The Russian word for a rehearsal is repetitsia: Sharov in this novel conveys the endless repetition of human folly and cruelty. At the same time, it is shot through with moments of hilarious absurdity, when, for example, James denounces the Apostle Peter for religious propaganda and rehearsing the play Christ the Counter-Revolutionary 'with repeated attempts to bring about the Second Coming of Christ . . . in order, among other things, to bring an end to Soviet power'.
That end is clearly welcomed by Sharov: meanwhile, the reader is left wondering whether Russia's danse macabre still goes on.
Like a stream that has to be traversed at the beginning of a picturesque mountain walk, the opening of The Rehearsals seems designed to ward off day-tripping dilettantes. The first seventy pages consist of different Soviet professors discoursing on such crowd-pleasers as the nature of Christ's incarnation and ecumenism in the work of Gogol. This would seem to be one of those Russian novels that your mother warned you about - full of philosophy, God and confusing names. But just as the committed hiker gains access to breathtaking views (and a good workout), so the reader is rewarded with an unforgettable experience. Not because Vladimir Sharov forsakes the intellectual heft of these early pages, but because he finds a more accessible vehicle for his profound thinking in an intriguing premiss.
The story proper begins in the seventeenth century at the New Jerusalem monastery outside Moscow. Nikon, the zealous, reforming patriarch of the Russian Orthodox Church, built the monastery as a replica of the Holy Land and has now tasked the Breton director Jacques Sertan with staging a play there using a cast of local villagers. The play's subject is the life of Jesus and its script is the Gospel, but, as Nikon warns, “this cannot be theatre. Everything must be exactly as it once was”. The peasants are not, they believe, rehearsing a performance, but rather conducting a ritual to hasten the return of the one figure they do not dare recreate - Christ.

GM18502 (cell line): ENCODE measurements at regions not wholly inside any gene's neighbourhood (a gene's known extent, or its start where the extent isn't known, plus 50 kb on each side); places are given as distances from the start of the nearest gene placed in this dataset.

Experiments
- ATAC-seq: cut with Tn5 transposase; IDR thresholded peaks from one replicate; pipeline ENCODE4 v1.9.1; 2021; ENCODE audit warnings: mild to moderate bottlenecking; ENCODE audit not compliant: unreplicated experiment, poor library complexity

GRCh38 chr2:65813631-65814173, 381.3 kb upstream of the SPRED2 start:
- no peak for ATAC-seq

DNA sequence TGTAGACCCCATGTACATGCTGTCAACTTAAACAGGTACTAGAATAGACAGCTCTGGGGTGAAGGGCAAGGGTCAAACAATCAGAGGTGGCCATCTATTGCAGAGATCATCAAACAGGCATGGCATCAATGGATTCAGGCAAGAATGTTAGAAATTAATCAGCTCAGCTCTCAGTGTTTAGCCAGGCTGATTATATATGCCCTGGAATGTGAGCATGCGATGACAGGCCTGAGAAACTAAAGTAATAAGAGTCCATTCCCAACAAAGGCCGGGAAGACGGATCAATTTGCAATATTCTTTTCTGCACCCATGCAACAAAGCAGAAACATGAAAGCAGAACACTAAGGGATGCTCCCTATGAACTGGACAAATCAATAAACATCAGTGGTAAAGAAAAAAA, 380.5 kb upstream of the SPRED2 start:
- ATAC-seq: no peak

Nikon is a compelling mixture of piety, ambition and apocalyptic fervour, and at first it seems as if the novel will centre on his contradictory character. But Sharov, a trained historian, is also ambitious, and skilled at painting the bigger picture. So he leaves Nikon behind to follow the peasant-actors and their descendants right up to the twentieth century as, exiled in Siberia, they remain steadfast in their commitment to the play and its role in catalysing the return of the Messiah. This expanded scale, in conjunction with Sharov's deft handling of allusion and Oliver Ready's nuanced translation, allows the allegorical significance of the narrative to become apparent. As time passes, the peasants' ascribed identity as “apostles”, “Jews” or “Romans” becomes their primary allegiance, trapping the community within centuries-long cycles of violence and recrimination that mirror the brutal patterns of Russian and European history.